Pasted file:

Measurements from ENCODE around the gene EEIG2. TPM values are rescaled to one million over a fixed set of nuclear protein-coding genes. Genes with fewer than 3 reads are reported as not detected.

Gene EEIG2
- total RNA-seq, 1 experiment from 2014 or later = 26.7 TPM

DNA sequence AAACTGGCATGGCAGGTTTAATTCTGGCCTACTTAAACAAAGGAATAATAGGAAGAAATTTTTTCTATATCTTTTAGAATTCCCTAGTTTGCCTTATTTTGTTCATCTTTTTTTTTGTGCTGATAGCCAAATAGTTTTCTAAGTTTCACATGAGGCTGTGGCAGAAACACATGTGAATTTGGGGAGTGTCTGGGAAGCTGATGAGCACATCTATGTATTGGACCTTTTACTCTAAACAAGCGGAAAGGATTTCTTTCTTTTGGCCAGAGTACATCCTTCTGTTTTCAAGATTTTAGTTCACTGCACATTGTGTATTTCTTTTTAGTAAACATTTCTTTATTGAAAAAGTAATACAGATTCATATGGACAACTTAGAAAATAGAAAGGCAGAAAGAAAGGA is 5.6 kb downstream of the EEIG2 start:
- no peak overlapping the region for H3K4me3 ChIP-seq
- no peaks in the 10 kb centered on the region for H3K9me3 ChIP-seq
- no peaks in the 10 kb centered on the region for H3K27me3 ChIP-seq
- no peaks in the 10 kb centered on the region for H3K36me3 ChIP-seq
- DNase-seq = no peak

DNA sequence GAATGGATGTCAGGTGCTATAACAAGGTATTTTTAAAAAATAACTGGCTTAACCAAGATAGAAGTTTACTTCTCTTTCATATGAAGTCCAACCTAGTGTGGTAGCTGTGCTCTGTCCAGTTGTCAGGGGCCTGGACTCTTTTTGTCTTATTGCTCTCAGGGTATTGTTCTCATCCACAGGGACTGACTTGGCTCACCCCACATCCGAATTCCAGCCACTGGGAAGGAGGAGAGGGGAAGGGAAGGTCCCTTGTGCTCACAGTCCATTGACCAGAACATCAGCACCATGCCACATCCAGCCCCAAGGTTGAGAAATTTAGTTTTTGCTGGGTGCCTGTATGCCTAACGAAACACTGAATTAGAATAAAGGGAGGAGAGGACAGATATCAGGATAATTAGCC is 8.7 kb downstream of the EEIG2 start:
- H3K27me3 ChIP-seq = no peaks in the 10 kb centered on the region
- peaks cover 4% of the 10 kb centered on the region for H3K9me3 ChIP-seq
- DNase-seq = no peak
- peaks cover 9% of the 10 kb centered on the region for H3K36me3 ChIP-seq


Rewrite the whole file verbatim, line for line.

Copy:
Measurements from ENCODE around the gene EEIG2. TPM values are rescaled to one million over a fixed set of nuclear protein-coding genes. Genes with fewer than 3 reads are reported as not detected.

Gene EEIG2
- total RNA-seq, 1 experiment from 2014 or later = 26.7 TPM

DNA sequence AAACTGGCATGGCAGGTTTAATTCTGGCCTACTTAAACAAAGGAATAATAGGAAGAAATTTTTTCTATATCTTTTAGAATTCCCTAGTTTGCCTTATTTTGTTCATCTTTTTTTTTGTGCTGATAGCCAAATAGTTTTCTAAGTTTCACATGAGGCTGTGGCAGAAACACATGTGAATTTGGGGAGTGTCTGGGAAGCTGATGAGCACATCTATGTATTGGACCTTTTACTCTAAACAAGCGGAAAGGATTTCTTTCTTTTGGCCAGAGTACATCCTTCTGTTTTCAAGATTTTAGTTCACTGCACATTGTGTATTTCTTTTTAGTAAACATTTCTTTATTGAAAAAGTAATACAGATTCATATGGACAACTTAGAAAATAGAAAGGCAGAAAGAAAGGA is 5.6 kb downstream of the EEIG2 start:
- no peak overlapping the region for H3K4me3 ChIP-seq
- no peaks in the 10 kb centered on the region for H3K9me3 ChIP-seq
- no peaks in the 10 kb centered on the region for H3K27me3 ChIP-seq
- no peaks in the 10 kb centered on the region for H3K36me3 ChIP-seq
- DNase-seq = no peak

DNA sequence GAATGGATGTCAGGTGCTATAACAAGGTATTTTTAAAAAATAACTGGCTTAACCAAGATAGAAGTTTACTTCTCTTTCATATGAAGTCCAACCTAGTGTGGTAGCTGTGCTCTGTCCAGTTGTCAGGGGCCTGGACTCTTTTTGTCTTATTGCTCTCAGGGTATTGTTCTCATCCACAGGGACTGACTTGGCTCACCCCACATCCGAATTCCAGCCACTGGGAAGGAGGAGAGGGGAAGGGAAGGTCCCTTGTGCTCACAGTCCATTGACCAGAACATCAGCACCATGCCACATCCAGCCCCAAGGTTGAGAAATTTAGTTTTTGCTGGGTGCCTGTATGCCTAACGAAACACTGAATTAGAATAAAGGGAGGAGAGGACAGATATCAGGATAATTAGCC is 8.7 kb downstream of the EEIG2 start:
- H3K27me3 ChIP-seq = no peaks in the 10 kb centered on the region
- peaks cover 4% of the 10 kb centered on the region for H3K9me3 ChIP-seq
- DNase-seq = no peak
- peaks cover 9% of the 10 kb centered on the region for H3K36me3 ChIP-seq